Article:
Tobias and Lindsay's overly rebellious, underachieving daughter. Maeby often involves the gullible and smitten George Michael in her acting-out schemes.
* Byron "Buster" Bluth (Tony Hale)
he youngest of the Bluth offspring, Buster still lives under the strict auspices of his mother. (He spent 11 months in her womb; "there were claw marks on her uterus.") Emotionally stunted and socially inept, Buster finds himself in awkward positions that he never asked to be in.
* Lucille Bluth (Jessica Walter, Play Misty For Me, The
The family's controlling, selfish, conniving mother; Lucille is, in a word, diabolical.
* George Bluth Senior (Jeffrey Tambor)
The imprisoned patriarch still manages to pull strings from behind bars. Flaky and dishonest, sure; but George is also manipulative.
Season One's 22 episodes document the challenges of this crazy family as they try to deal with the prying eyes of the Federal government, the ludicrous circumstances in which they find themselves, and -- mainly -- each other.
Arrested Development is the funniest show on television now, and, in my opinion, bows only before The Simpsons as the funniest show I've ever seen. How dare I make such a brazen claim after only a season? I challenge you to acquire this first season set by any means necessary and watch it. If you sit stone-faced throughout these episodes, I would submit you are either (a) in a coma or (b) wouldn't know what funny is even if it sat on your head and peed on you.
Granted this strong language is frowned upon in our post-modern society of self-esteem bolstering and back-patting, where tastes are deemed relativistic and subjective -- but screw it. This show is a breath of fresh air, Actually, strike that; it's a typhoon of goodness that blows away the mildewed, formulaic flotsam that poses as thirty-minute comedy these days. If you're offended when I call you stupid for not liking Arrested Development, tough. That's what you are -- stupid!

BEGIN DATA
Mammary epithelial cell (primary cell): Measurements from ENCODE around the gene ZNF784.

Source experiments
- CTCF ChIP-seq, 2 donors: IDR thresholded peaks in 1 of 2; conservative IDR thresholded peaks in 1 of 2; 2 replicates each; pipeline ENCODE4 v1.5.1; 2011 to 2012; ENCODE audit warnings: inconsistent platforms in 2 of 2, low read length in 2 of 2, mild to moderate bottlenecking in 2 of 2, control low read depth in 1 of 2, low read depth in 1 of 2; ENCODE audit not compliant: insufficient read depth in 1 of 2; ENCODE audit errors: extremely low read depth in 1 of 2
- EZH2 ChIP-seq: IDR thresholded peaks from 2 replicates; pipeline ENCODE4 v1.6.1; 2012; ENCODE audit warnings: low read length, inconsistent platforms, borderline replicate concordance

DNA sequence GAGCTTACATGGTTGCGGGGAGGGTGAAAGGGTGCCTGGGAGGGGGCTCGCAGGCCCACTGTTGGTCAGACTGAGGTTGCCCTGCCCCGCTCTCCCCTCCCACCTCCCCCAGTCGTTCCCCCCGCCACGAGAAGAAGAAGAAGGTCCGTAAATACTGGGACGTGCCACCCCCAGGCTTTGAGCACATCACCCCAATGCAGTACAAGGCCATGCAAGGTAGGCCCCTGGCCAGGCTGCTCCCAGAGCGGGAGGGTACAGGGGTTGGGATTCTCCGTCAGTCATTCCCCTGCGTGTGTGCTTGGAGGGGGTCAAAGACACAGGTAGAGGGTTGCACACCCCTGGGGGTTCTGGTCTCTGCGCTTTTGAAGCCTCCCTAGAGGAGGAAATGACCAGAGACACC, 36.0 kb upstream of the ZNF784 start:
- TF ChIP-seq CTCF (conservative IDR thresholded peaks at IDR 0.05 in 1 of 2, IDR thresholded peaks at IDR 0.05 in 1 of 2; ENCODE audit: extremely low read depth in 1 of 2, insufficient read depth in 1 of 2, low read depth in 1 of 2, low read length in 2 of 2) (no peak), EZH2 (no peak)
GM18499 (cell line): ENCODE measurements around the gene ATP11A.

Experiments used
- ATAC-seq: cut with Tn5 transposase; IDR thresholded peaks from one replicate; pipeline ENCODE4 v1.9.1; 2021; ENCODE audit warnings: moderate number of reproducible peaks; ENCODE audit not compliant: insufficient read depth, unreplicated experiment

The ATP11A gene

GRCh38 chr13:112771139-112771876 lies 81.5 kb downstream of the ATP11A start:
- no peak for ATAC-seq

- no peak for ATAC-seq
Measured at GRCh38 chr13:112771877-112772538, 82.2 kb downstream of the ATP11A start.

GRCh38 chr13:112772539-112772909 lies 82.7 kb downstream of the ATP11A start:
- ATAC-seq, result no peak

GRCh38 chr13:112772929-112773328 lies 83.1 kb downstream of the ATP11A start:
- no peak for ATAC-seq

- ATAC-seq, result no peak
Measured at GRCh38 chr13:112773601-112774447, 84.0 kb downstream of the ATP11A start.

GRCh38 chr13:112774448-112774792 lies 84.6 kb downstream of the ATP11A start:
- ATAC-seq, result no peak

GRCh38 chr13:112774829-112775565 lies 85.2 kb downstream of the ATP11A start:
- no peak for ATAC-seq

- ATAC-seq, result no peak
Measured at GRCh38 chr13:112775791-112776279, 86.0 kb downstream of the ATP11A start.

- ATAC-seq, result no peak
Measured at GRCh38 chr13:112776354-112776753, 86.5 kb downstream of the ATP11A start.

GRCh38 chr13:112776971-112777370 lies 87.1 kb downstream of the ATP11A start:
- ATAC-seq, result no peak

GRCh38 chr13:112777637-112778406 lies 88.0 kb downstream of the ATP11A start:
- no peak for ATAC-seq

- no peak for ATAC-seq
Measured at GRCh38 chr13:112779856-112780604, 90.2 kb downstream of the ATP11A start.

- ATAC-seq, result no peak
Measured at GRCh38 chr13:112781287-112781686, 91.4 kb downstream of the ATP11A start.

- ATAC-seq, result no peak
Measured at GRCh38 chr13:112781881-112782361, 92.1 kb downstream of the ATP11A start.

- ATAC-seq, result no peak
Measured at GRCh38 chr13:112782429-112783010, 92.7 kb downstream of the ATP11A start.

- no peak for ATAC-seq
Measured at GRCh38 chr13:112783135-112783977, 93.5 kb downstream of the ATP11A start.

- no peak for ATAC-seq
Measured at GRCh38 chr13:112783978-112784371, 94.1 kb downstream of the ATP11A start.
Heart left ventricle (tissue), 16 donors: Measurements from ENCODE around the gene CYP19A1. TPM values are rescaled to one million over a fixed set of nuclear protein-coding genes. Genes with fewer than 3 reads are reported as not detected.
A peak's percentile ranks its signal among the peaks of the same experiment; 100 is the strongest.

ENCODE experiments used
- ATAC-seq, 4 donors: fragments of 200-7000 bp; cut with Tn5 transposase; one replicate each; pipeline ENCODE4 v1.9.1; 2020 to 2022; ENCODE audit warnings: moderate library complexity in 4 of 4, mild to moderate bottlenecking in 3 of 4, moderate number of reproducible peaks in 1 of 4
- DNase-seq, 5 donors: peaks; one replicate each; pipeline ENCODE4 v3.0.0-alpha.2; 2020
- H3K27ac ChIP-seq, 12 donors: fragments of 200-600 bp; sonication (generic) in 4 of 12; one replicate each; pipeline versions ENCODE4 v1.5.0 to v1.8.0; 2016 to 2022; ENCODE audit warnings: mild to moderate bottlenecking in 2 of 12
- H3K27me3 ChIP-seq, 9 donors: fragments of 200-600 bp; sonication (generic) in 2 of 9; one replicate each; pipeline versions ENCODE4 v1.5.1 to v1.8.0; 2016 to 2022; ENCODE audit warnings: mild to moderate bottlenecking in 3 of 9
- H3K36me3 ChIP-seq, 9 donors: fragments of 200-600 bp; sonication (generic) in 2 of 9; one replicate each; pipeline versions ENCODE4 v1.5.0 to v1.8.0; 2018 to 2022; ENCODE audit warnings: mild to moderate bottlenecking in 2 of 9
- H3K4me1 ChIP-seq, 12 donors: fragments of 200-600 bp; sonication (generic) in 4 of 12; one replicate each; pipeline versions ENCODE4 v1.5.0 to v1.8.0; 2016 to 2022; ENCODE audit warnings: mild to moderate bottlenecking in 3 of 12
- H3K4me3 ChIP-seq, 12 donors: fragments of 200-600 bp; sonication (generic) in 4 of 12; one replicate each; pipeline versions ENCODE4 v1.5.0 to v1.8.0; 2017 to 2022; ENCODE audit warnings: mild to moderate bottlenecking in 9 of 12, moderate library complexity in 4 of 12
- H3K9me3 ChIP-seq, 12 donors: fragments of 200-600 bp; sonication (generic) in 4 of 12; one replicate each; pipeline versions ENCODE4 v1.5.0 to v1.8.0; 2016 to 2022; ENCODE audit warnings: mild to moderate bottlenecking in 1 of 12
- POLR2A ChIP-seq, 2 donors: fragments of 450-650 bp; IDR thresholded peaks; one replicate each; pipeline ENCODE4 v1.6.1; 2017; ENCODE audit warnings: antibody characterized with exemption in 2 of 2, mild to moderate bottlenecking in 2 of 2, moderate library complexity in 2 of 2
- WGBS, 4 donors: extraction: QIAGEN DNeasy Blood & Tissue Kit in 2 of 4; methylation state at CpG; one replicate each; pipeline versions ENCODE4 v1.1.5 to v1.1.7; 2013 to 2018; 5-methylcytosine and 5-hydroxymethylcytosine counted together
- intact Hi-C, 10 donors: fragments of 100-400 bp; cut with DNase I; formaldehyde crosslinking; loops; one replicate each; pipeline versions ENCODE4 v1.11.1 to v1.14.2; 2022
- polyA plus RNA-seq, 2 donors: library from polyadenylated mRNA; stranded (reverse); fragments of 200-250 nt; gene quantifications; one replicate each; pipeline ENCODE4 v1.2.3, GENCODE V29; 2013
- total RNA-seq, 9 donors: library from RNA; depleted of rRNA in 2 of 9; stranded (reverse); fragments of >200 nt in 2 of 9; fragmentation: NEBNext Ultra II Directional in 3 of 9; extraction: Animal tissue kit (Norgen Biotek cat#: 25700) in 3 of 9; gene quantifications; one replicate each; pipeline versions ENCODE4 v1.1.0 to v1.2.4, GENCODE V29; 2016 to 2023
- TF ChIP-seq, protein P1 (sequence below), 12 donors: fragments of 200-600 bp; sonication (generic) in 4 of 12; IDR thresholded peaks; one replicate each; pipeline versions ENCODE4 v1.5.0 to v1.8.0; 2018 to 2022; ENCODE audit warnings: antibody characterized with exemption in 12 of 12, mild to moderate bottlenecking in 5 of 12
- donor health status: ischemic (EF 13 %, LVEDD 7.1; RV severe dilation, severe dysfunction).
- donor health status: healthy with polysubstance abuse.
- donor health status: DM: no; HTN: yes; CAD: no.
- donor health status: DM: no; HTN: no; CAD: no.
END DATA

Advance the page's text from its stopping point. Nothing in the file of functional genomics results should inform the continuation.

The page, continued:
"Why the angst, Dave?" you may ask.
Well, in this age of decaying television, where a sewage-ridden onslaught of half-assed reality shows seems to be slowly overtaking quality, innovative scripted television -- if this show isn't topping the ratings, then something is rotten in Denmark.
Arrested Development barely survived its first season. Shockingly Fox, a network known for jumping ship on quality shows at the first sign of sub-par ratings (R.I.P. Firefly), took a gamble and renewed the show. Arrested Development went on to nab five Emmys to go along with the yacht-load of critical accolades it's received. However, all the positive write-ups in the world means nothing if the show goes unwatched.
Hey, I'm all for capitalism, but that doesn't mean I can't lament some of the drawbacks, e.g. the unfair demise -- or in this case, the constant necessity for life-support -- of great shows that fail to bring home the advertising bacon. Perhaps state-controlled television would force people to watch Arrested Development, whether they like it or not. (If not, refer back to "stupid, if you don't like this show you are.")
As it stands, just know that that this DVD set contains 512 minutes of hilarity.